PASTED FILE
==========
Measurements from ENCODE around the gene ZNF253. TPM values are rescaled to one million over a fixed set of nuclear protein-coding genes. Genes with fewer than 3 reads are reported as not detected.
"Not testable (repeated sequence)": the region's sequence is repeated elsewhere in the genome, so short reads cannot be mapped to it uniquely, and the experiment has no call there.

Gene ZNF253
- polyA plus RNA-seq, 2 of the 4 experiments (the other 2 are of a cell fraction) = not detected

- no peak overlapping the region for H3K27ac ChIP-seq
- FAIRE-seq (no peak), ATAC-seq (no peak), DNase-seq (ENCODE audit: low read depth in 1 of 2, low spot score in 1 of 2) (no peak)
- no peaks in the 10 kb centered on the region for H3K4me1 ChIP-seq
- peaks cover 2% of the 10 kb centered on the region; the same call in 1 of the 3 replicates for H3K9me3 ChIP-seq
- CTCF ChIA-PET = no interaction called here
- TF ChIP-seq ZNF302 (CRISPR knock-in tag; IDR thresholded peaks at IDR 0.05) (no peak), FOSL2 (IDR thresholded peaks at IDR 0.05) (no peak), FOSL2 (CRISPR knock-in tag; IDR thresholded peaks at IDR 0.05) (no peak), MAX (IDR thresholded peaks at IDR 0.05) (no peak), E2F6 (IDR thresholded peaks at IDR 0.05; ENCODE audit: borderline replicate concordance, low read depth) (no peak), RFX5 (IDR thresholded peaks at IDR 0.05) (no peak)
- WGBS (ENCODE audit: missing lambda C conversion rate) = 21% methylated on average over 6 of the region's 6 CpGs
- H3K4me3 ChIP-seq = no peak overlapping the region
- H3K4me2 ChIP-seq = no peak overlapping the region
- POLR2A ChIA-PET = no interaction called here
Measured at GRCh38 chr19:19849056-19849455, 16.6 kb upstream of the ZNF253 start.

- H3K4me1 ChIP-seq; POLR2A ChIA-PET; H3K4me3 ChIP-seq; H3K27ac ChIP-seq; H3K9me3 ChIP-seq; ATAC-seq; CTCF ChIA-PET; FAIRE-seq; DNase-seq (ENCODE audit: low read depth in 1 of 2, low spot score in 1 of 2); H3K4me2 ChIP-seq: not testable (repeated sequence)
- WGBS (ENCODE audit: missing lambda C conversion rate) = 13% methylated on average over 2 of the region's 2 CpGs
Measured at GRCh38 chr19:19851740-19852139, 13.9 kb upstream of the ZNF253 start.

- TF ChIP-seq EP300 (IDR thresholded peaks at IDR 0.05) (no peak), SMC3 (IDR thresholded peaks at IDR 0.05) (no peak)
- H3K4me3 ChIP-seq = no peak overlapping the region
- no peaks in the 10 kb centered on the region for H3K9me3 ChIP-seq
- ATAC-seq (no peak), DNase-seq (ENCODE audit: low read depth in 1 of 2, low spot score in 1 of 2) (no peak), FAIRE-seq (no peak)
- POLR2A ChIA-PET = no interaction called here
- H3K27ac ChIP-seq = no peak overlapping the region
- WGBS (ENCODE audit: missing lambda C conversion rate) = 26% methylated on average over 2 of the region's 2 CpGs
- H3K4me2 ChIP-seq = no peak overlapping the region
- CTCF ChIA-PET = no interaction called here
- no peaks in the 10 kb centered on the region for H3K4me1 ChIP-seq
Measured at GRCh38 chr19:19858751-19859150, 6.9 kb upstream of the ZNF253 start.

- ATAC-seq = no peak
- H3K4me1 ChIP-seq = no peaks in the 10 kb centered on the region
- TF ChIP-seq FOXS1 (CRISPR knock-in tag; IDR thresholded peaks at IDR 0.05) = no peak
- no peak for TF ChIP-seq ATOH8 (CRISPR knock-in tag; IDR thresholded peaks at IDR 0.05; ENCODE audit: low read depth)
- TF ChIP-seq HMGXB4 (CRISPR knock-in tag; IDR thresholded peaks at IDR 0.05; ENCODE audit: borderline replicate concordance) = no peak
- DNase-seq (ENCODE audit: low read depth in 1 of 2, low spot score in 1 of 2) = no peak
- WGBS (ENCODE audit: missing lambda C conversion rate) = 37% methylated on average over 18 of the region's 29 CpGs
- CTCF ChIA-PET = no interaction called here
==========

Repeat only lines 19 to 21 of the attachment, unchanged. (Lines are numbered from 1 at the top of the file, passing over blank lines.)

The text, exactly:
- TF ChIP-seq EP300 (IDR thresholded peaks at IDR 0.05) (no peak), SMC3 (IDR thresholded peaks at IDR 0.05) (no peak)
- H3K4me3 ChIP-seq = no peak overlapping the region
- no peaks in the 10 kb centered on the region for H3K9me3 ChIP-seq